looked very simular: they were decorated with white and gray marble. When I entered the central space there was a warm marble plate on which people were laying down to relax. And in different corners there were warm- and coldwatertaps above washbasins for mixing water to a right temperature. People splashed the water with a bowl over their bodies.
    The temperature in the hamman was not too high, I usually do not like sauna's because I feel suffocated but I really liked it there. And you could cool yourself down with cold water if you got too warm. The little holes in the litte dome let some bundels of light in and created a mystic atmosphere. I did not hear any noise from outside, just the dripping of taps and the splashing of water. After a good massage I was totally relaxed and felt as if I was in the 16 th century. The turkish sultans must have bathed in the same manner as I did. It wasn't easy to get out and face the 21st century with dirt, airpolution and rain.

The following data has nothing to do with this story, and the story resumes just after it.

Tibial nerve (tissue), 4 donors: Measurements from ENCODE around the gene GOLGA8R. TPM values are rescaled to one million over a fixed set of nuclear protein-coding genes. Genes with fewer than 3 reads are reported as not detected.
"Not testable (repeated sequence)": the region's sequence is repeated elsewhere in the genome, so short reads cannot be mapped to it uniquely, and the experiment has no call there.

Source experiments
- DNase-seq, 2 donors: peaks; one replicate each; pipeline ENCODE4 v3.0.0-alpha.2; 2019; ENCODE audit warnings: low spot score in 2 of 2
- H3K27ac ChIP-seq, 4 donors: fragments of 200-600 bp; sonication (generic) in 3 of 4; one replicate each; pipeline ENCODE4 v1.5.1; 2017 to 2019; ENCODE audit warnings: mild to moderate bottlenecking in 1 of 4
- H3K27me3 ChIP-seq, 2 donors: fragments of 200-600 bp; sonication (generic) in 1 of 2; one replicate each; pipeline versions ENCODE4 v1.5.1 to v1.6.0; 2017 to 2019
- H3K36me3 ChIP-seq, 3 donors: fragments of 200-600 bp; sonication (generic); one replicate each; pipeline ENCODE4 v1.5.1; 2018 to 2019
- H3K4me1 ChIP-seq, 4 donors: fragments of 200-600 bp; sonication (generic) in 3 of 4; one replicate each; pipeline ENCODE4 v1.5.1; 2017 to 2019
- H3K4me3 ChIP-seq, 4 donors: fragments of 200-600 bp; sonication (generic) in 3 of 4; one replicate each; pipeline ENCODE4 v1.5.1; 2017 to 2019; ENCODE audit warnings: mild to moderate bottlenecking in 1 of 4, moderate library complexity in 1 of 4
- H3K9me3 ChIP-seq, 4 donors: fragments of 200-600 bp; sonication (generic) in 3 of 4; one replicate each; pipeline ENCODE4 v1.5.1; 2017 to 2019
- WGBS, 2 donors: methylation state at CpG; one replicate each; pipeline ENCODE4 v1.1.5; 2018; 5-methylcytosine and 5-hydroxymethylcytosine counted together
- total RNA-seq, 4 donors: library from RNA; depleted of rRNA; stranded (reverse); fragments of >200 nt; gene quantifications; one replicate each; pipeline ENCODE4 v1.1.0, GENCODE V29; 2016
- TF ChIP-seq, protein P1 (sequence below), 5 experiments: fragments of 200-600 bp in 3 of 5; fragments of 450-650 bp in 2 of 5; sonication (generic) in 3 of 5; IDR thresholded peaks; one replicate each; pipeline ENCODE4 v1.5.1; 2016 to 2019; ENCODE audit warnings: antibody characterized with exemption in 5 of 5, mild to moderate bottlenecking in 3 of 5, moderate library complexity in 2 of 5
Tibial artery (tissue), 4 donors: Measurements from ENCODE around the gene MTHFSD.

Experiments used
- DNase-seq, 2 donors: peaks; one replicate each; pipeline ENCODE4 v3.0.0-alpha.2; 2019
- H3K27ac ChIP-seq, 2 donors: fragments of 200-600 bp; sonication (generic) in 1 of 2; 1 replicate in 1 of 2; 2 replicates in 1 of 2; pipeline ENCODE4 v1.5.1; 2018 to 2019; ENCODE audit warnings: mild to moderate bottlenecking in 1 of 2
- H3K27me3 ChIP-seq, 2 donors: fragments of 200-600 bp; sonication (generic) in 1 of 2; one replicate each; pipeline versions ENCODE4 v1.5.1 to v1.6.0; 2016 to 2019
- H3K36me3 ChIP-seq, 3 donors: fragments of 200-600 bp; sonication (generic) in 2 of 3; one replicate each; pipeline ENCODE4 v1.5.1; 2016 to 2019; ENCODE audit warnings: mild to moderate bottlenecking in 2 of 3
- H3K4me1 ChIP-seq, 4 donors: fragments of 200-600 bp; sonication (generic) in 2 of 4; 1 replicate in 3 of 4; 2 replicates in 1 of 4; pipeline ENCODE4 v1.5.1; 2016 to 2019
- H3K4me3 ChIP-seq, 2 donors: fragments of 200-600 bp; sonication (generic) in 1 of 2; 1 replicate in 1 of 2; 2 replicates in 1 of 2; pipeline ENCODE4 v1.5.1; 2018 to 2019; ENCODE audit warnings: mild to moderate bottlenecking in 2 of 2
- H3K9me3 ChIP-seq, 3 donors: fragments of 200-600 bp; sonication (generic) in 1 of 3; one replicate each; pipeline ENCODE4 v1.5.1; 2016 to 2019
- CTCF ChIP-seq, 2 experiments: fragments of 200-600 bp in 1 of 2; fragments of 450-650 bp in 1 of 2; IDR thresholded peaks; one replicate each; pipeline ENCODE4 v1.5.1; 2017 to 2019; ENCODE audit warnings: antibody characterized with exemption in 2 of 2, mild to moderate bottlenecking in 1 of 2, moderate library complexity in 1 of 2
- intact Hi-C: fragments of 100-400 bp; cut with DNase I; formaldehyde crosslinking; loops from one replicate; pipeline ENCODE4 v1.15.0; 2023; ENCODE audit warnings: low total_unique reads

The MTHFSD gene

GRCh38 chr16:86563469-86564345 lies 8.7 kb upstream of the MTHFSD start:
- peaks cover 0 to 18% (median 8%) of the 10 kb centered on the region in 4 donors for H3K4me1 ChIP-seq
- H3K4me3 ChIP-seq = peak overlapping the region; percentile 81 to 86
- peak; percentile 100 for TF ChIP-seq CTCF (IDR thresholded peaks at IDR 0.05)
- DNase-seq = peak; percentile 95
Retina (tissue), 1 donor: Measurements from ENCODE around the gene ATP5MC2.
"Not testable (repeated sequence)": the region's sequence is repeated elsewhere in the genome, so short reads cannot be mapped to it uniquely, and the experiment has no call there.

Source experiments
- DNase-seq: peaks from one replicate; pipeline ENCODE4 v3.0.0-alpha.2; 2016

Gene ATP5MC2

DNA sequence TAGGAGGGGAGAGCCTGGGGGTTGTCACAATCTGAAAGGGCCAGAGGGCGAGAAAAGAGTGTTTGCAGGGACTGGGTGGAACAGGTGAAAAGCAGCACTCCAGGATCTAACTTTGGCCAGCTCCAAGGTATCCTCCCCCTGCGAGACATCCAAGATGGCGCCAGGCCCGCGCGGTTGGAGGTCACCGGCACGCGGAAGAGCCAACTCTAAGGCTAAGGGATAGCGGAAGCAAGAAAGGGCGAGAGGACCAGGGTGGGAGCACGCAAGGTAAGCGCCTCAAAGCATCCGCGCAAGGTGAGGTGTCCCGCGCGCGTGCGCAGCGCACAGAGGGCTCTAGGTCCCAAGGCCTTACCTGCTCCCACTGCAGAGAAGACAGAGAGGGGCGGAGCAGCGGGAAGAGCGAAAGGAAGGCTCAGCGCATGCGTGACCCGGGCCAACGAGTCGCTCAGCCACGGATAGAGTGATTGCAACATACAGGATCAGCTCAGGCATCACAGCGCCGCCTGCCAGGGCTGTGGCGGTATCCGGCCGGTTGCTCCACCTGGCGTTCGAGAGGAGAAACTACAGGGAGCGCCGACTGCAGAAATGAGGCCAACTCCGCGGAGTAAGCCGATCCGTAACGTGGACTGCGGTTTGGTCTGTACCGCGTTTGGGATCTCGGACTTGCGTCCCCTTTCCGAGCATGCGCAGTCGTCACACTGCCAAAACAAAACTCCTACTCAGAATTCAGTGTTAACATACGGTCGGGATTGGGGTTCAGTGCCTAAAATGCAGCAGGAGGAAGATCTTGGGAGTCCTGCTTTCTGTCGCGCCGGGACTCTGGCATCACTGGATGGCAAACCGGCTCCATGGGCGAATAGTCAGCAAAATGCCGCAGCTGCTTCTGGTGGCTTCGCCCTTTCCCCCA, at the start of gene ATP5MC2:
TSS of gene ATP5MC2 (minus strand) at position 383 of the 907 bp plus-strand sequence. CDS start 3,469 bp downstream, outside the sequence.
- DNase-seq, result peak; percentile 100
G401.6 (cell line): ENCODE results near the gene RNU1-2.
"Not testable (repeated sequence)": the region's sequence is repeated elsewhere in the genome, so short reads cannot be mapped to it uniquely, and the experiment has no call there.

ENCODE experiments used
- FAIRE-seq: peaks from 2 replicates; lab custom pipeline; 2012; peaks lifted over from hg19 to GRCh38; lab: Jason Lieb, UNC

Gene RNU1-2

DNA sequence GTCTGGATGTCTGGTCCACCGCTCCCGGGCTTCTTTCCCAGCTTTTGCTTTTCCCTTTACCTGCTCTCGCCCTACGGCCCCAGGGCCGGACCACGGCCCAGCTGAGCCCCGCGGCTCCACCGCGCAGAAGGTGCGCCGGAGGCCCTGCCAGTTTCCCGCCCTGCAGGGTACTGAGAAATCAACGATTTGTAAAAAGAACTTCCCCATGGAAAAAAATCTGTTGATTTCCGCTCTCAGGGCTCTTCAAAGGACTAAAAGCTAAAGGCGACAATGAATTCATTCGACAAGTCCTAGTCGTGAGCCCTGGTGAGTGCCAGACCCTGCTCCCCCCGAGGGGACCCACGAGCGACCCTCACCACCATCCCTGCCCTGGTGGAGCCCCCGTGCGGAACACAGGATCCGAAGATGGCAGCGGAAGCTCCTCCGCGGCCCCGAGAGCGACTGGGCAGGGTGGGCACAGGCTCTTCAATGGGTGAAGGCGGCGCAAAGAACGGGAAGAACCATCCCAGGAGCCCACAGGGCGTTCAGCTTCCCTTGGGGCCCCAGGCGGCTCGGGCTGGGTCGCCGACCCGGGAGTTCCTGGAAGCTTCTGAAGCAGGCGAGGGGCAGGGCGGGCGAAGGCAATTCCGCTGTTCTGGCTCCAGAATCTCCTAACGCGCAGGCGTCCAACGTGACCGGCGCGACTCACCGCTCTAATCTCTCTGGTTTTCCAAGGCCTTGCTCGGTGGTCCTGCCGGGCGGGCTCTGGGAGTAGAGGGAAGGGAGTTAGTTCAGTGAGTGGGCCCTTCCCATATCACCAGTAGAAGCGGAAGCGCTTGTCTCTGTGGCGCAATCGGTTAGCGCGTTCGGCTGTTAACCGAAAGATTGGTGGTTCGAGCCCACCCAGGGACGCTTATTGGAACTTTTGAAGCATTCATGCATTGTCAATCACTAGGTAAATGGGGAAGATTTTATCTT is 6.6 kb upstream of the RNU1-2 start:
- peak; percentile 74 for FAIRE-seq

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  • deda88's Profile Photo

    Turkish Baths

    by deda88 Written Oct 8, 2003

    Steam bath and turkish massage in a clean marble hammam, chosen the best Turkish Bath in the world for the 2003 Year.
    Built more than 300 years ago, you can enjoy a Turkish Cafý after your relaxing bath.
    Price for a self bath is 10.000.000 TRLiras, you can add the same by an agreement with the Masseuesses/Masseur, having this way a complete bath for 20 milions instead of 30, and you can help the woman (who doesn't earn enough for the job).
    Open for men from 7 a. m. to 10 p.m. and for ladies 8 a.m. to 8 p.m. Everyday including Sunday.

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Comments (1)

  • SatoM's Profile Photo
    Dec 30, 2012 at 5:10 PM

    I am trying to find a hamam in Pera that was known as the Cinili Hamam (at least at one time). The inside is covered with beautiful tiles from Kutahya (made by my grandfather, which is why I am trying to find it. Does anyone have any leads on this? Thank you, Sato